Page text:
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Sunrise Holding, LLC v. Tuttle

A-4731-03T3 (N.J. Super. App. Div. 2005) (Unpublished)

CONTRACTS; FRUSTRATION OF PURPOSE—The defense of frustration of purpose requires that the common or shared object of the agreement has been frustrated not just that one party’s intent can not be satisfied.

A mother had three sons and a daughter. She owned an apartment building. Her daughter alleged that while her mother owned the building, she and her mother “entered into a written lease for one dollar permitting [the daughter] to remain in one of the four apartments for thirty years.” While the daughter lived in the apartment with her “significant other,” her mother transferred ownership of the property to her own husband who later transferred ownership to the three sons. The sons took title in the name of a limited liability company.

After taking title to the property, the three brothers advised their sister that she had to pay $650 monthly rent and alleged that they knew nothing about the thirty-year lease. By this time, both parents had died. The sister refused to pay the rent and the brothers’ company filed an eviction action. This led to a mediation and settlement agreement in which the brothers’ company agreed to sell the entire building to [the sister] at a reduced price.”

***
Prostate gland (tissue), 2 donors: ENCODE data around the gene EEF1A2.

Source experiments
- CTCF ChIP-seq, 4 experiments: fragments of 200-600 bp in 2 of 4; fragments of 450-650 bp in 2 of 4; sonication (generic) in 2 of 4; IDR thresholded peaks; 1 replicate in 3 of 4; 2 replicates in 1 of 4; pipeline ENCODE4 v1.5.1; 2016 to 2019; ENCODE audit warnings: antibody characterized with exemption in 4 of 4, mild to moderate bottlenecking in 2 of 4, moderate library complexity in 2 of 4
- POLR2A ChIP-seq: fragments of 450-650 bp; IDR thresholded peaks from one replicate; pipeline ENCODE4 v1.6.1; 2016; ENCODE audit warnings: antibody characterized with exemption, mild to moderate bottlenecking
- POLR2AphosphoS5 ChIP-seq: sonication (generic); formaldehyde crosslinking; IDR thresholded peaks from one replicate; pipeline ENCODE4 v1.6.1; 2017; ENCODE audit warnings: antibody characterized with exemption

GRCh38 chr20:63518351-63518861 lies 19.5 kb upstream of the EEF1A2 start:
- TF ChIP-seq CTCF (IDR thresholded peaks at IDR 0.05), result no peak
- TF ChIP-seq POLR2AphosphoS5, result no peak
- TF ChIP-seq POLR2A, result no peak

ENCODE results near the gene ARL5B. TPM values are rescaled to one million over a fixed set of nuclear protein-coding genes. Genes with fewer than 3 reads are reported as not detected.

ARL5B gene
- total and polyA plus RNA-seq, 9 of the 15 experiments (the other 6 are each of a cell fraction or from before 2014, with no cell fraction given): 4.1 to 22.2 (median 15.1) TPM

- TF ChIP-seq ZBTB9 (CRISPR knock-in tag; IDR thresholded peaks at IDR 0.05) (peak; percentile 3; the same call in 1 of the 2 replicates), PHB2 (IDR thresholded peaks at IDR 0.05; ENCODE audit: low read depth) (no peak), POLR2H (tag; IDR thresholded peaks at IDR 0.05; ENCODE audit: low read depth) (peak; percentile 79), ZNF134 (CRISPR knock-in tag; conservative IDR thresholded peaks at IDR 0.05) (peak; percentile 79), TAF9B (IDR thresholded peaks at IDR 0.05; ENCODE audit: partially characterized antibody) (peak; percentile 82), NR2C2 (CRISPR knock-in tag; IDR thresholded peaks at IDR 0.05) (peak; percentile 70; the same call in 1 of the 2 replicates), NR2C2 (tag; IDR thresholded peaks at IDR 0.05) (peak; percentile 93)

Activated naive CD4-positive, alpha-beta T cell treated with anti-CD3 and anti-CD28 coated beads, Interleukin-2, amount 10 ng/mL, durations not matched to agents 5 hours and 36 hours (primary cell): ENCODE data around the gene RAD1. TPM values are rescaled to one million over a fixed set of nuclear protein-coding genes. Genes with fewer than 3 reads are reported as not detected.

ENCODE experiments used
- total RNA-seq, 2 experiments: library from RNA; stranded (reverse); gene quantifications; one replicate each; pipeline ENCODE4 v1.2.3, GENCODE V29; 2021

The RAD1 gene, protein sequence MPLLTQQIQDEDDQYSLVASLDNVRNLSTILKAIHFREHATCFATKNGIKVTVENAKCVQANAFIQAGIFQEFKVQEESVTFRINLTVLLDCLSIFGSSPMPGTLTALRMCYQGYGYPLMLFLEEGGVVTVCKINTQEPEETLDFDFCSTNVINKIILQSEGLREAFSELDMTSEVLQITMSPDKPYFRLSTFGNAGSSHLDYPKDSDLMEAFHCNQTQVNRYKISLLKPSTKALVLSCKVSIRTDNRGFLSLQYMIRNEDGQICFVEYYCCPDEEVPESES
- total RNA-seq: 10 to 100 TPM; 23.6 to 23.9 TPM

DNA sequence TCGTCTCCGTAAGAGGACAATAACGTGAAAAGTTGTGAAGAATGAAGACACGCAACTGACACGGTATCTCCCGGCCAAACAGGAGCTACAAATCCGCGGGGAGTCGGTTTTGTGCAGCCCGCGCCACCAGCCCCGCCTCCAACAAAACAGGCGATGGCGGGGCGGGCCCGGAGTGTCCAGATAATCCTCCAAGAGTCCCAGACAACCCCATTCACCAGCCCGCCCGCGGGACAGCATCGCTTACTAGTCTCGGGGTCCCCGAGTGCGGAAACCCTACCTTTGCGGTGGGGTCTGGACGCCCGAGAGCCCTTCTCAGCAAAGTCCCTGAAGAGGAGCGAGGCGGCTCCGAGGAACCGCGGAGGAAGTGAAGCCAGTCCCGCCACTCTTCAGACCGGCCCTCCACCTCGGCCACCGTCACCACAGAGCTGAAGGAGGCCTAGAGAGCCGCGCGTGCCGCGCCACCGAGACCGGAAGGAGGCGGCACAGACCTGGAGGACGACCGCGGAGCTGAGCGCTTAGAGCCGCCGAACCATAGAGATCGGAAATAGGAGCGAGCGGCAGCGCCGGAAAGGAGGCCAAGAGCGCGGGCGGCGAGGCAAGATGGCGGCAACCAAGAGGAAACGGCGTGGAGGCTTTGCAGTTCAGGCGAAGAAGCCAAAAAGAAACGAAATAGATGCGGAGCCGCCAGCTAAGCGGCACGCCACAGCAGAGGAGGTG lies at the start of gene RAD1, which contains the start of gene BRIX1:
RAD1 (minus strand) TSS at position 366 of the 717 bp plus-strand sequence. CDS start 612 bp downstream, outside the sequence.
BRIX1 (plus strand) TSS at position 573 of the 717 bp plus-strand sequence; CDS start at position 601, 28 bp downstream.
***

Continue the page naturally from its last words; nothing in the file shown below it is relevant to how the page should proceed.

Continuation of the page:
The sister died before the completion of the settlement negotiations and thereafter the brothers’ company notified their sister’s “significant other” that “settlement discussions were terminated, and asked him to leave the property. The “significant other” then “moved to enforce the settlement that he contended had already been reached. The Law Division granted the motion and the brothers appealed, contending that their sister’s death eliminated its “primary reason for entering into settlement discussions.”

The Appellate Division held that the sister’s death created no frustration of purpose since the brothers were the only party with the intention of benefitting only the sister. Frustration of purpose requires that the common or shared object of the agreement has been frustrated. The Court further held that the brothers were bound by their objectively manifested intentions when agreement was “reached on essential terms.” Since there was evidence that the parties agreed to essential settlement terms before the sister’s death, the Court upheld the lower court’s decision to enforce the settlement agreement to sell “the entire building to the tenant” at the reduced price.


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